National Alzheimer’s Disease Awareness Month and National Memory Screening Month

November is National Alzheimer’s Awareness Month and National Memory Screening Month.

There are currently over 95,000 people living with Alzheimer’s disease and other related dementias (ADRD) in South Carolina. According to the SC Alzheimer’s Disease Registry, 25% of the ADRD population in the state resides in a long-term care facility including nursing homes and assisted living facilities. DHEC regulates 207 facilities that offer memory care  services.

As we close in on the end of 2020, it’s difficult to reflect on the year and not think of the effect COVID-19 has had on our loved ones in long term care facilities (LTCFs). Residents and patients experiencing ADRD are highly susceptible to mental anguish and confusion due to the necessary changes being made at facilities for infection control and prevention. Changes to routines, use of unfamiliar personal protective equipment (PPE), and disruption to daily schedules can lead to fear and anxiety resulting in increased depression and worsening behavioral changes, such as agitation, aggression, and wandering.

The Centers for Disease Control and Prevention (CDC) recommends specific guidance to facilities for infection control and prevention, but also recommends keeping environments and routines as consistent as possible for patients and residents suffering from ADRD.

Those diagnosed with ADRD may not be able to communicate that they are feeling ill. It is important to be informed and able to recognize symptoms in order to protect our most vulnerable from COVID-19. Early signs to recognize for a patient or resident who cannot communicate their symptoms are cough, shortness of breath, difficulty breathing, fatigue, or vomiting. Emergency warning signs are trouble breathing, new confusion, inability to wake or stay awake, and bluish lips or face.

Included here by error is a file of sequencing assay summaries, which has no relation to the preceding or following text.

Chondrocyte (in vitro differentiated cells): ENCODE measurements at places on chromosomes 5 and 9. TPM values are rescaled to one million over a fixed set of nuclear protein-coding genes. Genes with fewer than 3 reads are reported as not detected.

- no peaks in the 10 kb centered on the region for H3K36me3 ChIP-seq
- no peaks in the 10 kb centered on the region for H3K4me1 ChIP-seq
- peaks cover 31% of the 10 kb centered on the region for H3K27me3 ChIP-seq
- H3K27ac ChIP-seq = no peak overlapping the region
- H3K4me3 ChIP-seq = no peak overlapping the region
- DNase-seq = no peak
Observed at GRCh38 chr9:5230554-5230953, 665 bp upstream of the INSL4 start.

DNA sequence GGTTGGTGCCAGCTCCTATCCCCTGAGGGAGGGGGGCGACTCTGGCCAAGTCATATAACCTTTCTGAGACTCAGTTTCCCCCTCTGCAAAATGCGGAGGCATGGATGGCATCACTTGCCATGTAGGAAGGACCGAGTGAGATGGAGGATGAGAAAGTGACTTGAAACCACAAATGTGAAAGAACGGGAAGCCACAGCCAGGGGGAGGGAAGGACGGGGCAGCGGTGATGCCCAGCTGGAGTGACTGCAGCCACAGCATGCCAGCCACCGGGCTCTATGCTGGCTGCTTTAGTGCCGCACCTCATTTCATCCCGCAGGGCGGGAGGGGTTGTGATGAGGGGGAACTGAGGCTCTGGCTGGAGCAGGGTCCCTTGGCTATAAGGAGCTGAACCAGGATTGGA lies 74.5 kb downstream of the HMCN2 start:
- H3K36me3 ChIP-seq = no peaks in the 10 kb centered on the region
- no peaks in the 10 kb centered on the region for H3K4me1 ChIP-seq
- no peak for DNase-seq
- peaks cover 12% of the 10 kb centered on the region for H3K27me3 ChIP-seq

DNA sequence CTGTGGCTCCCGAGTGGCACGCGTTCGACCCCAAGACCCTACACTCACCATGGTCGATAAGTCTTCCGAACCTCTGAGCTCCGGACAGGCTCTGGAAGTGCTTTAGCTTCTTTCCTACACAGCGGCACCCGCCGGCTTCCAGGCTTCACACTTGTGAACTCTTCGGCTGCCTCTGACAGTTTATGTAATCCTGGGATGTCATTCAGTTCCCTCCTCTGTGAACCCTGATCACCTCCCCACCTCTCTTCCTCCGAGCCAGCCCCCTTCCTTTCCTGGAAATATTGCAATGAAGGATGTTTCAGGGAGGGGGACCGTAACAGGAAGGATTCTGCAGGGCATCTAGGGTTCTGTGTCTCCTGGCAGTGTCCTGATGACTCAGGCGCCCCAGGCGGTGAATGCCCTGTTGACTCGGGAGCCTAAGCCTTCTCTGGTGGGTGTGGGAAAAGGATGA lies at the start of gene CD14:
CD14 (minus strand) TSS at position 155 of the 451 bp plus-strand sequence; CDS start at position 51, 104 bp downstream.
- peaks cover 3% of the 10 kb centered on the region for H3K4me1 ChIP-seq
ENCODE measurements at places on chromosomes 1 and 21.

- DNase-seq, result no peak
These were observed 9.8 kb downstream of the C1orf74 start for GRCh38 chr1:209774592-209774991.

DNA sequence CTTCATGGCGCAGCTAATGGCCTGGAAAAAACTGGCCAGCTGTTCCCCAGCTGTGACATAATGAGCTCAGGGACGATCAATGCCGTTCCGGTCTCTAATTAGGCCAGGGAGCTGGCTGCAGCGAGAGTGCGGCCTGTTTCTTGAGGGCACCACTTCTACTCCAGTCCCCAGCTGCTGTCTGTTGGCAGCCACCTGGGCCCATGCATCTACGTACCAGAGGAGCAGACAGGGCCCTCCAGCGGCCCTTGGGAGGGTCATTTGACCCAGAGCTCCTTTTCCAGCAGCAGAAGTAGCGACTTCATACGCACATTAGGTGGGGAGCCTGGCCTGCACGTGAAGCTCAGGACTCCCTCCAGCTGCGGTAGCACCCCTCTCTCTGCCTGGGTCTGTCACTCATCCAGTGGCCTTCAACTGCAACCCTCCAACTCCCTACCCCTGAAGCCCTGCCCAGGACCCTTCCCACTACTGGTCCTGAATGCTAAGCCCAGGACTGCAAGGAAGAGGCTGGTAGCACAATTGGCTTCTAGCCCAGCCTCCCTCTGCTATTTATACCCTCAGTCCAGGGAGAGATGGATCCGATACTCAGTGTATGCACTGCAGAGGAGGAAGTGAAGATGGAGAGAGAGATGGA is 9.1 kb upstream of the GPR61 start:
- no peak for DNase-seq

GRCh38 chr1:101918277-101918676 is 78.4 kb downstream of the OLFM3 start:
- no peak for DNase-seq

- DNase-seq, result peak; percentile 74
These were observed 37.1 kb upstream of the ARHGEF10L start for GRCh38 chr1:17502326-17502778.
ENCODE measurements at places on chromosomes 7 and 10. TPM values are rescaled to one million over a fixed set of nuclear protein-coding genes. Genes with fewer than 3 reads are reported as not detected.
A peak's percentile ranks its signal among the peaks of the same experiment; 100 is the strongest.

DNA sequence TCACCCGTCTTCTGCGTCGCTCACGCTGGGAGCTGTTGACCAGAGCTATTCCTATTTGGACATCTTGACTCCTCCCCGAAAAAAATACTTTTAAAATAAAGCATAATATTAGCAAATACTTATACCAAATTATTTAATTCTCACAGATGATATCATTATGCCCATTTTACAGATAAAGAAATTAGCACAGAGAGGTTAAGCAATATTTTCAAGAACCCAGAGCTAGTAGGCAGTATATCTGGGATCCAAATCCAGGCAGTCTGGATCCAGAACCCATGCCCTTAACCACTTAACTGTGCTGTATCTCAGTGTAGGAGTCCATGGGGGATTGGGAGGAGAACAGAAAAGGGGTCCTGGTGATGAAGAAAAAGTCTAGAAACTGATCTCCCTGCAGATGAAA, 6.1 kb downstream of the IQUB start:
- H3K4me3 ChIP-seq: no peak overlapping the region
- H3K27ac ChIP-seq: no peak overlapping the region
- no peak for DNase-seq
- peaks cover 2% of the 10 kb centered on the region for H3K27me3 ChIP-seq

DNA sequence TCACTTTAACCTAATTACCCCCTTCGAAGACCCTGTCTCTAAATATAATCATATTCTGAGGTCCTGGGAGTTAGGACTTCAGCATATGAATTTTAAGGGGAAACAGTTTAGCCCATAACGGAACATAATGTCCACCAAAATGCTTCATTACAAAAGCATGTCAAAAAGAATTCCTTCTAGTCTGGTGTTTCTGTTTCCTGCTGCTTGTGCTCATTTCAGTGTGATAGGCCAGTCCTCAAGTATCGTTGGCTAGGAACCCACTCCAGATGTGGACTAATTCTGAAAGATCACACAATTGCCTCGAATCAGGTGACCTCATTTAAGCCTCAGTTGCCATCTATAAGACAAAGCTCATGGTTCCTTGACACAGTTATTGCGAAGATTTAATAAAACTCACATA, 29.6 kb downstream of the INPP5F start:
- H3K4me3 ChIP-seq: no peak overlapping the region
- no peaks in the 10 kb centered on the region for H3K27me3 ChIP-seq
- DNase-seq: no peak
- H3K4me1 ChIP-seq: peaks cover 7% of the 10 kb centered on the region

DHEC encourages those who are concerned with memory loss to participate in a memory screening. Memory screening is an important step in early detection of Alzheimer’s Disease. The screening takes about 10 minutes and is a series of questions to determine if a more comprehensive examination is needed. The screening is not used to diagnose any particular illness. Memory loss can be attributed to a number of issues outside of ADRD, such as vitamin deficiencies and thyroid issues, which may be treated easily. Early detection allows an individual more opportunity to take advantage of medical treatments that may have a significant impact on quality of life later.

Moving forward, DHEC hopes the lifted restriction on LTCFs has offered some relief for loved ones and their families. We know it was long awaited and understand that social contact is crucial to those suffering from ADRD.

To check to see if the facility your loved one is in is offering visitation, please go to this link – South Carolina Facilities Offering Visitation. DHEC encourages families and friends of residents to be cautious and diligent before visiting a loved one. The Alzheimer’s Association asks the public to socially distance, wash hands regularly, consider an outdoor visitation, and to stay home if you are experiencing COVID-19 symptoms.

To all the employees and families, we thank you for continued support, patience, and efforts in keeping our residents safe. DHEC will continue work with our facilities and staff to ensure the most up to date information and guidance is provided to continue serving the great people of South Carolina.

Happy Alzheimer’s Awareness and Memory Screening Month!

For more information, please use the links below:

Considerations for Memory Care Units in Long Term Care Facilities

Alzheimer’s Foundation of America Memory Screening Program

About Alzheimer’s Disease and Dementia

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